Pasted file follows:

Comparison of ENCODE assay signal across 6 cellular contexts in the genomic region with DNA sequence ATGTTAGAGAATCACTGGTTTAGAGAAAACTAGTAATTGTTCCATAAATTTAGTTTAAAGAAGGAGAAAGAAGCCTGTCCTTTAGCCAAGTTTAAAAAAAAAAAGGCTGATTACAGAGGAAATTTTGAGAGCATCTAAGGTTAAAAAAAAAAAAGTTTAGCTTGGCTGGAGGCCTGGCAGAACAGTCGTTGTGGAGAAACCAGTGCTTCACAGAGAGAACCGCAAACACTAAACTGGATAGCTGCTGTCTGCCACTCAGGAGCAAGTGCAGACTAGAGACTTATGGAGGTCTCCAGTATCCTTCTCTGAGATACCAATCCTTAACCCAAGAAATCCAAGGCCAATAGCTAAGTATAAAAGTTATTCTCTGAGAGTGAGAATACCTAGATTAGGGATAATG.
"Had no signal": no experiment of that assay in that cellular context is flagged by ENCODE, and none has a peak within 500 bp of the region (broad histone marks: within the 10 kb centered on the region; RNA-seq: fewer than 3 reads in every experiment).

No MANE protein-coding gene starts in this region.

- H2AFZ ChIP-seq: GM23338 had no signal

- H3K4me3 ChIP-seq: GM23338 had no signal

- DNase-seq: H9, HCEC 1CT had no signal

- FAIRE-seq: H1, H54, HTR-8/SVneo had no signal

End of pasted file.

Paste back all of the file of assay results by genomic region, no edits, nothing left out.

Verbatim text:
Comparison of ENCODE assay signal across 6 cellular contexts in the genomic region with DNA sequence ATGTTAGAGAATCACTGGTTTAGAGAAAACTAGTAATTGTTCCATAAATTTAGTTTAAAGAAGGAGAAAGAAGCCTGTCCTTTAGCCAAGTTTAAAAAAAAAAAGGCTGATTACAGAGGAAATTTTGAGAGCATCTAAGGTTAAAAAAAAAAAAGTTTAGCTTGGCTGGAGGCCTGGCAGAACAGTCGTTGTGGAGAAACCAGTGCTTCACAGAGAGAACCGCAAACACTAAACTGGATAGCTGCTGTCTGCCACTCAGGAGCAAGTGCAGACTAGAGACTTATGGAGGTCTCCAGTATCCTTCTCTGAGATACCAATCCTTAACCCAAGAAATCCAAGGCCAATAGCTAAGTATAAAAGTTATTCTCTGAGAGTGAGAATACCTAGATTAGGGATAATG.
"Had no signal": no experiment of that assay in that cellular context is flagged by ENCODE, and none has a peak within 500 bp of the region (broad histone marks: within the 10 kb centered on the region; RNA-seq: fewer than 3 reads in every experiment).

No MANE protein-coding gene starts in this region.

- H2AFZ ChIP-seq: GM23338 had no signal

- H3K4me3 ChIP-seq: GM23338 had no signal

- DNase-seq: H9, HCEC 1CT had no signal

- FAIRE-seq: H1, H54, HTR-8/SVneo had no signal